Writing and Recording Acoustic Rock, Part 1
Frets Editor Jimmy Leslie shares the lessons he learned creating Spirit Hustler’s inspired recording “The Spirit of ’69.”
For rock and technology, 1969 was a most transformative year. A stellar synergetic example is how the BBC included rising star David Bowie’s “Space Oddity” in its coverage of NASA’s Apollo 11 spaceflight to the moon. We’re still feeling the ripple effect trickling down to the present.
An iPhone packs more tech than it took to get to the Moon, and an app offers many more tracks than Bowie had at his disposal. I spent much of the past few years exploring digital audio and video possibilities, and have finally rendered the kind of modern/classic rock album I’ve dreamed of making since birth, in 1969.
I’m thrilled to share lessons learned about creating Spirit Hustler’s self-titled debut album, starting with the cosmic lead track, “The Spirit of ’69.”
Unbelievably, the first MP3 copy blasted into space with Dr. Chris Boshuizen sitting right alongside William Shatner.
Like each of the diverse 10 tunes, it has an acoustic guitar origin story.
UNDER THE INFLUENCE
Each instrument offers a unique creative opportunity and can have huge sway on how you play. Case in point, I wasn’t deeply tuned into the triple-0/OM body style until 2019, when Martin introduced the Modern Deluxe series and sent an MD OM-28 (opens in new tab) for review.
It’s a natural fingerpicker, and the fact that it has no cutaway, a shallow depth and a spacious fingerboard influenced my approach, especially higher up on the neck.
One day, I went to form a standard A chord at the ninth position with a pinkie on the root at the 12th fret of the fifth string, but the stretch was a bit much, so I used a simplified version with an open A root and left the high E string open as well.
The next move was a revelation.
The somewhat asymmetrical neck somehow invited me to form a slightly unusual A minor: Leave the index finger on the E at the ninth fret of the third string, and then find the minor 3rd (C) at the 10th fret of the fourth string with the middle finger. The ring finger then replaces the middle finger at the A on the 10th fret of the second string.
Enthralled by the ability to toggle between A major and minor, I soon developed a fingerpicking pattern.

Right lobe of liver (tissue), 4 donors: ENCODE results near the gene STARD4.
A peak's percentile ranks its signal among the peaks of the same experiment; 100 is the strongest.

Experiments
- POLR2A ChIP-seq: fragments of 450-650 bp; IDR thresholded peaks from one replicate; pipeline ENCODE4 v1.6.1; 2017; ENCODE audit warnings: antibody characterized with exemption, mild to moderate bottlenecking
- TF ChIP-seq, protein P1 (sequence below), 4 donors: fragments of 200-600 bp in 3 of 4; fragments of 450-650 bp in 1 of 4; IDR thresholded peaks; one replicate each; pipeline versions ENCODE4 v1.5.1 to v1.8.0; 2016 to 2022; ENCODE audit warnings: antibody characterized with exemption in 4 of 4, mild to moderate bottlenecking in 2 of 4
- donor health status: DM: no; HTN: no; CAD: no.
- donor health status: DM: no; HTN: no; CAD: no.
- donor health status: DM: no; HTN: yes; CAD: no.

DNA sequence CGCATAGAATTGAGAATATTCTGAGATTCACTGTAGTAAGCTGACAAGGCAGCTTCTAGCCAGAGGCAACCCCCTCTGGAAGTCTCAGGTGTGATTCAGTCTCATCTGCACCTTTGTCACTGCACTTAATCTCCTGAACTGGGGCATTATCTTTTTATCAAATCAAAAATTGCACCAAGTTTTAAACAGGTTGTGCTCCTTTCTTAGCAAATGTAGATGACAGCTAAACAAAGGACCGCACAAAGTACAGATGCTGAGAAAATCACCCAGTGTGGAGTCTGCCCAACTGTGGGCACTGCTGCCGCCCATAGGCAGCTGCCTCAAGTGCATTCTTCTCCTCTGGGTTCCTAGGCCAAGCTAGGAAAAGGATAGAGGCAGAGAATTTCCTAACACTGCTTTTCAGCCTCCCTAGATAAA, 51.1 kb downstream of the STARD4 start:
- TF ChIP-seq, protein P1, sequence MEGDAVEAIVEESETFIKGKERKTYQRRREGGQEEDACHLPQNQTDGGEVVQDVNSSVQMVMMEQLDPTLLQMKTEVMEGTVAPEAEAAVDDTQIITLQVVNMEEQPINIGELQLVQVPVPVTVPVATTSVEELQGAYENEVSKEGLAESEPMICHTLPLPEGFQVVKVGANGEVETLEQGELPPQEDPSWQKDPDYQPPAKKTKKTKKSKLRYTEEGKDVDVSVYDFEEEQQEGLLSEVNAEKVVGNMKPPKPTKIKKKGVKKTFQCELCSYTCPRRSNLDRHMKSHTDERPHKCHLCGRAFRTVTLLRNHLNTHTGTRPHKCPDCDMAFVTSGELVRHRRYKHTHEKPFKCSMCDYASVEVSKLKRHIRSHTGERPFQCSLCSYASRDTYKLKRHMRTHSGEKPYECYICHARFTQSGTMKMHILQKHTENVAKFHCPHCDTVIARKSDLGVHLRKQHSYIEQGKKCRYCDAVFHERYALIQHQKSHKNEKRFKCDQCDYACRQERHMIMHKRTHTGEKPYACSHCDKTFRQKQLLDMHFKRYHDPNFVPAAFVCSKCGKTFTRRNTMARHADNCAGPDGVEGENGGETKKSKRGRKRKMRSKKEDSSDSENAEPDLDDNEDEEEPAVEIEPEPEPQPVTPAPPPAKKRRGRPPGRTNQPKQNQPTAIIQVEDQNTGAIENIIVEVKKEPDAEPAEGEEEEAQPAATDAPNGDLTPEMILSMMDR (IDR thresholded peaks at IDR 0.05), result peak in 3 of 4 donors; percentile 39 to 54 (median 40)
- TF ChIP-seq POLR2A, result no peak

The next realization was that I could slide the whole shebang down a step using the index finger to lead the charge.
The ringing open strings sounded even cooler surrounding G major and minor, and then again when I tried sliding the whole thing down another step, to F.
Sliding down another step didn’t work, so I found some weird diminished-sounding formation in the fifth position and landed on a low open E.
Then came a similar major-to-minor motif in E using a comparable chord fingerpicking strategy, again starting at the ninth position and using different formations to descend over a sixth-string root.
I followed up with an ascending progression starting on a standard E chord. It’s a continuous climb of various shapes using only the second-through-fourth strings, leaving the first string open while copping a bass climb on the sixth string with a wrapped thumb.
I realized I could “shoot the moon” all the way back up to an E power chord in the eighth position. It sounded classic yet modern, somewhat akin to “Hotel California.” And like the song says, “We haven’t had that spirit here since 1969.”
LIFT-OFF AT THE MARTIN MUSEUM
The 50th anniversary of the lunar landing was happening, and my generation was turning 50 as well. We’d lived half an analog life and were the first to come of age in the digital age.
That set the stage for the song’s lyrics.
When I took a tour of the Martin (opens in new tab) Museum in the fall, I couldn’t believe my eyes. There was the original 1930 OM-45 that set the mold for the neck on the MD OM-28 I’d been playing, as well as a custom HD-28 (opens in new tab) commemorating the 50th anniversary of landing on the moon!
They were setting up a video shoot and graciously allowed me to play both quickly for a soundcheck.
That rendered the first recording of “The Spirit of ’69.”
Jimmy Leslie has been Frets Editor since 2016. See many Guitar Player- and Frets-related videos on his YouTube channel (opens in new tab), and learn all about his psychedelic folk-rock group at spirithustler.com (opens in new tab)
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Jimmy Leslie has been Frets editor since 2016. See many Guitar Player- and Frets-related videos on his YouTube channel (opens in new tab), and learn about his acoustic/electric rock group at spirithustler.com (opens in new tab).
By Tom Kolb